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Retail property no longer an outlier

  • The cost-of-living crisis will have an impact on UK high streets for much of the next year. That will not be helpful for retail property rents, although given they are starting from a low base, we think the sector will avoid the meltdown of the pandemic period when it was by far the worst performer.
  • The 2022 Q3 MSCI data painted a gloomy picture of UK commercial property, with the biggest drop in all-property capital values since 2009. But within this, retail slightly outperformed as rents held up for only the second quarter in four years.
  • This seems odd given the bleakest consumer background in decades, highlighted by the latest retail sales data. While October’s 0.6% m/m rise was better than expected, there has been a 5% drop in volumes so far this year, as spiralling inflation has pushed demand back below pre-pandemic levels. (See Chart 1.)
  • And the macro environment is not getting any better. There has been more unwelcome news on inflation (after the removal of the energy price cap in October), another Bank Rate hike and the Chancellor’s latest fiscal package (albeit that most of the tightening will not be felt until after 2025). So it looks unlikely to be a bumper Christmas trading period and we expect consumer spending to fall by 1.5% during next year’s recession, leaving retail sales flat at best.
  • So why has retail property been relatively resilient so far and will this persist? For one, the sector is starting from a lower base this time. Retail rents were falling before COVID-19 and stood about 25% below their 2017 peak when they stabilised in mid-2022. (See Chart 2.) That largely reflected the shift of some physical sales to online, which implied a permanent reduction in the level of retail rents. No one knew how big that would be, but there have been signs that rents have found a floor again over the last six months. And if the worst of the structural correction is over, a more normal pattern in rental growth can be expected in future.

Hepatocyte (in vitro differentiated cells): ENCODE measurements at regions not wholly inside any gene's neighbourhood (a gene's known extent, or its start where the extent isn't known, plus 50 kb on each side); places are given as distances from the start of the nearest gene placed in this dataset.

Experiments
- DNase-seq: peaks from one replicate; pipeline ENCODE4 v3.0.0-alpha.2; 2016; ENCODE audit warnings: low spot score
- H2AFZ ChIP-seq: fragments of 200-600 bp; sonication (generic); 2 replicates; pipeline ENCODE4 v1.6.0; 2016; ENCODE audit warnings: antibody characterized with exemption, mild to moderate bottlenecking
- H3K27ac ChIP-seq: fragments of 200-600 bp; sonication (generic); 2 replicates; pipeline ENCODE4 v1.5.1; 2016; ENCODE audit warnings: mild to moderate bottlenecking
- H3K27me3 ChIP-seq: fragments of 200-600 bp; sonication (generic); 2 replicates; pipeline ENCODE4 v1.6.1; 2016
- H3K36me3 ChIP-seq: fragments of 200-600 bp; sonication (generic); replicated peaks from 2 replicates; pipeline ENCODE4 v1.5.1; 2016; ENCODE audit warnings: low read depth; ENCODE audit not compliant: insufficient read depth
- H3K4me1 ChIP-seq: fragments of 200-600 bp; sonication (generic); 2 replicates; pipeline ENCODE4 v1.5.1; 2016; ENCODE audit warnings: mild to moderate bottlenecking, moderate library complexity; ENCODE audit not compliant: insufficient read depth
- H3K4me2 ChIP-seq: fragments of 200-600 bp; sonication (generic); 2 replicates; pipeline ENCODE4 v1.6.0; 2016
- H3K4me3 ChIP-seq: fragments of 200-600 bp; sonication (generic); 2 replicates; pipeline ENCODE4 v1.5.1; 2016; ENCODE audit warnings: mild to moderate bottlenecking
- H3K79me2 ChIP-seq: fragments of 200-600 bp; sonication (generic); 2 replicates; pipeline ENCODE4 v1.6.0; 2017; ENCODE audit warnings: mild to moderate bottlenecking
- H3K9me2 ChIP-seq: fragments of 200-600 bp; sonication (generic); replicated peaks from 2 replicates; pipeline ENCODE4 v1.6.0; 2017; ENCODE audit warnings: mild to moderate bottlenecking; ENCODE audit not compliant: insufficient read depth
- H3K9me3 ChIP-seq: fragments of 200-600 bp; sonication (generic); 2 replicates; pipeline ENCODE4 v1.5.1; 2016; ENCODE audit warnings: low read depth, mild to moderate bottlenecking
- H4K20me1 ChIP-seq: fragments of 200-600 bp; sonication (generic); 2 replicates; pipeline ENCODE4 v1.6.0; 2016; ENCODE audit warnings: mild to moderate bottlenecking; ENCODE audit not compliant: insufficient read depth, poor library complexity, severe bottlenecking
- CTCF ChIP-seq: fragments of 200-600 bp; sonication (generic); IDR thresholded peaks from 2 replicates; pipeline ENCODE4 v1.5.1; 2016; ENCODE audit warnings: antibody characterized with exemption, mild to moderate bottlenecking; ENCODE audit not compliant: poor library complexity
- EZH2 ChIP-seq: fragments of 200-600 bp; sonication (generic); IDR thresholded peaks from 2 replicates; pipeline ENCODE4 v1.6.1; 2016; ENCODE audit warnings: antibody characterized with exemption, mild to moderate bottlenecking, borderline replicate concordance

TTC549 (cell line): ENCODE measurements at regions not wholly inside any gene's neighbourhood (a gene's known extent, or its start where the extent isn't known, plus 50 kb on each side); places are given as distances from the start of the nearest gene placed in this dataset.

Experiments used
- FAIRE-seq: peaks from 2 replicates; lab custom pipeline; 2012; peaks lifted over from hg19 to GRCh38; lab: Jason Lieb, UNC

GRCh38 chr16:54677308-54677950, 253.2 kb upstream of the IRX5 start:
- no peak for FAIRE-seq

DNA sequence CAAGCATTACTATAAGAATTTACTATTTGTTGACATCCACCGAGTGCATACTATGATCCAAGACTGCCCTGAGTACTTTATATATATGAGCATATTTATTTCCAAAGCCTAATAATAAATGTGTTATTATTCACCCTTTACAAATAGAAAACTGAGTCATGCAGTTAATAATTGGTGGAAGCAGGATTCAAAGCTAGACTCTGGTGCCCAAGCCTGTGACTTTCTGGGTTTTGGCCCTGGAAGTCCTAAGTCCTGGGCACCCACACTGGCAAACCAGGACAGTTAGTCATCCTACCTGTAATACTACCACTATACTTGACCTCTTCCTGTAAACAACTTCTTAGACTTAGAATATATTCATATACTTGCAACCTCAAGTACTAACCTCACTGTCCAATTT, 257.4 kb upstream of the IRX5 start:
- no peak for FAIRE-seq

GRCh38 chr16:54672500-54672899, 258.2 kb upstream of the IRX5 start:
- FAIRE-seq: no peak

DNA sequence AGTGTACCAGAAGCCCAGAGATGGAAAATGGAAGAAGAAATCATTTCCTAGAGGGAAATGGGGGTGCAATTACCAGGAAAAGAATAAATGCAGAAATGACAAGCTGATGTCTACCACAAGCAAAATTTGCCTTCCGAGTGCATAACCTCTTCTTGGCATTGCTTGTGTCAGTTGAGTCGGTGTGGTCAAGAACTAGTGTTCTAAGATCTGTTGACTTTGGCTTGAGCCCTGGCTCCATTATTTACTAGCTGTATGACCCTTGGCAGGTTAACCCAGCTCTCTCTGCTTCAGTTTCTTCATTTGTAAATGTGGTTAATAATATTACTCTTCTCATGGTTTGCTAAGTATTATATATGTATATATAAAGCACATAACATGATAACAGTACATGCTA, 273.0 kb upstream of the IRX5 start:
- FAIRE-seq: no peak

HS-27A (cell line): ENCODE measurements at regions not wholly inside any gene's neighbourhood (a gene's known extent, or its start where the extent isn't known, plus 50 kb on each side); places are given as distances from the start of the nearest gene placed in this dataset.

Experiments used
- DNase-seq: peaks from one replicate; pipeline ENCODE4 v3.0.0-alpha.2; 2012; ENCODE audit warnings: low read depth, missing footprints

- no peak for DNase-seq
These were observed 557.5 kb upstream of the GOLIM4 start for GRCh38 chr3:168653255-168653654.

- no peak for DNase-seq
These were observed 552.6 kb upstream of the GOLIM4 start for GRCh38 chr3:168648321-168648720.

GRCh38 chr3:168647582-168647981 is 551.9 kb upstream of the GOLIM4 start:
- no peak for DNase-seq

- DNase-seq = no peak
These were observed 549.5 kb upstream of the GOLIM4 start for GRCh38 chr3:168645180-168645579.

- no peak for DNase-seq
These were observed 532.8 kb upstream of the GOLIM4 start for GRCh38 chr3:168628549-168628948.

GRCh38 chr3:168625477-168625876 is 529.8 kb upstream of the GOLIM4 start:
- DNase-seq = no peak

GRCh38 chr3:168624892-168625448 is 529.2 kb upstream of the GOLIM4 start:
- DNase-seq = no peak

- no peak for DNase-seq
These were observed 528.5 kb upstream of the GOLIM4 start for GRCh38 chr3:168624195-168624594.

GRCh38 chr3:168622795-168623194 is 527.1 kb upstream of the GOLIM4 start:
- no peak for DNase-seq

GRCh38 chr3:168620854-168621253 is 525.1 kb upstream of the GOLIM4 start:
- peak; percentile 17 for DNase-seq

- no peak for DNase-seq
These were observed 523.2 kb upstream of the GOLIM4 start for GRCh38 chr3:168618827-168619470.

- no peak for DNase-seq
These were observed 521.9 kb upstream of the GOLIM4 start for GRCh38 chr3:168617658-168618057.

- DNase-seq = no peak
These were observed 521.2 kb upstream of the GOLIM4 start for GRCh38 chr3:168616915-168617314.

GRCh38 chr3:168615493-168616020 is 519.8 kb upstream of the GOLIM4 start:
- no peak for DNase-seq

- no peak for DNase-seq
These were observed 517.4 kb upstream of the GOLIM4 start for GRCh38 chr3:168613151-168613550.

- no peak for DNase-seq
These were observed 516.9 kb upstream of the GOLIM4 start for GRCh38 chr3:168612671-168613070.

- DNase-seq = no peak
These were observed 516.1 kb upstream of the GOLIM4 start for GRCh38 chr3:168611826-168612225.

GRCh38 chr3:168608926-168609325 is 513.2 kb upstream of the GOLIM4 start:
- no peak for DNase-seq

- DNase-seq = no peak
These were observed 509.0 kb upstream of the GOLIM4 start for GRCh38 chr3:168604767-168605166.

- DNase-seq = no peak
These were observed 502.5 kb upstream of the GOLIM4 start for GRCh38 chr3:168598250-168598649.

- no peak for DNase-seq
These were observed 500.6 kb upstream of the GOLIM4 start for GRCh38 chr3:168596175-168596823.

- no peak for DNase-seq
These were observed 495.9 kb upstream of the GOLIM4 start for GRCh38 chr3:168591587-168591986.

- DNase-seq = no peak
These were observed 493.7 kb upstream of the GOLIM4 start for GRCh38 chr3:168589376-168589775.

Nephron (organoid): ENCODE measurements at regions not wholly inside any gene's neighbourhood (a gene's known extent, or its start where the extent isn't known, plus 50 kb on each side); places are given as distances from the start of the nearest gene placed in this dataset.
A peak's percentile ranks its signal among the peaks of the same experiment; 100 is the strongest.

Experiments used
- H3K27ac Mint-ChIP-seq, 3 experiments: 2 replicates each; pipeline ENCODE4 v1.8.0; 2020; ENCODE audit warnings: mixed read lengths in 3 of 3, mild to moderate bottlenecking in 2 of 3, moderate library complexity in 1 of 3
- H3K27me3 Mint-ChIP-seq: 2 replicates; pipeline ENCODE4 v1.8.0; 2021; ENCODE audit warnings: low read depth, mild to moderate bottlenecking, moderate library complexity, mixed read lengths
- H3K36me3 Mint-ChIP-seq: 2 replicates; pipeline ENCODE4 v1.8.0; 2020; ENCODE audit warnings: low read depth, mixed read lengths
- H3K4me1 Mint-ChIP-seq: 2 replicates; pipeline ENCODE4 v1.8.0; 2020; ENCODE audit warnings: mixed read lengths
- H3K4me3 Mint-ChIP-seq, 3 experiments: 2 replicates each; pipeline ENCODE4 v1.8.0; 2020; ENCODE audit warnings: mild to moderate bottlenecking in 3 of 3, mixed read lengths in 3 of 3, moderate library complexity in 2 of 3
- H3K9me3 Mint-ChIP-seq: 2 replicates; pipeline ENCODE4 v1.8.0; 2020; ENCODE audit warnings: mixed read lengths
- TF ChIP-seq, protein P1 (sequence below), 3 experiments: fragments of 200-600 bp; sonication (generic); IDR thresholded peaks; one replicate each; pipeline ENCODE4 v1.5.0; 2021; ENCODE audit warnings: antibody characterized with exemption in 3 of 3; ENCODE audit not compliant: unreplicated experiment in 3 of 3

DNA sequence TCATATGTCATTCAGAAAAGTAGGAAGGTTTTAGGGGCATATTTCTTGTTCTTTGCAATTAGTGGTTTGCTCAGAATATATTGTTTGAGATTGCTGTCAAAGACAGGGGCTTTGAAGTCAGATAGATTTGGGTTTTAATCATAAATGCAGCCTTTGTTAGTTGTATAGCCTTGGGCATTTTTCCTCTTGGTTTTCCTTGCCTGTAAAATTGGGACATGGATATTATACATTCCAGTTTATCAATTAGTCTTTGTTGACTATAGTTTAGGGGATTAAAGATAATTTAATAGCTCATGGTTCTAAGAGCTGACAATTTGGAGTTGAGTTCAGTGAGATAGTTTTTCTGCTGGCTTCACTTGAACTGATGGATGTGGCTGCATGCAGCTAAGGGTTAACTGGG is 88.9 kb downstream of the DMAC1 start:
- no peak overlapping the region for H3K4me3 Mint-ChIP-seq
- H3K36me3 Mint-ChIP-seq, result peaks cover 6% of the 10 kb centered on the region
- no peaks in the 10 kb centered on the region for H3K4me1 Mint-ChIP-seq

• In addition, the recent slowdown in retail sales has been led by online demand as UK high streets reopened and shoppers reduced their online purchases. (See again Chart 1.) And as the ecommerce share remains above its long-term trend, it may fall a little further, providing a cushion to in-store demand next year.
  • Finally, the relationship between retail spending and rents was never that strong and appears to have broken down in recent years, even allowing for online leakage and the extreme volatility over the pandemic. (See again Chart 2.) We think this is likely to reflect a number of changes, including the greater use of turnover rents and CVAs, and the distorting impact of widespread arrears at the height of the pandemic. Whatever the reasons, sales provide less and less clear guidance as to the course of retail rents.
  • In summary, the economic headwinds imply that demand will contract and more occupiers will fail, so we expect rents to drop again over the coming quarters, but not as fast as in 2020-21. We forecast a 1% y/y drop in all-retail rents next year, stalling the mid-2022 revival, but broadly in line with other sectors.

 Chart 1: Retail Sales Volumes (Feb 2020=100)

 Chart 2: In-Store Retail Sales and Retail Rental Growth (% y/y)

Source: Refinitiv

Sources: Refinitiv, MSCI, Capital Economics

Andrew Burrell, Chief Property Economist, 020 7811 3909,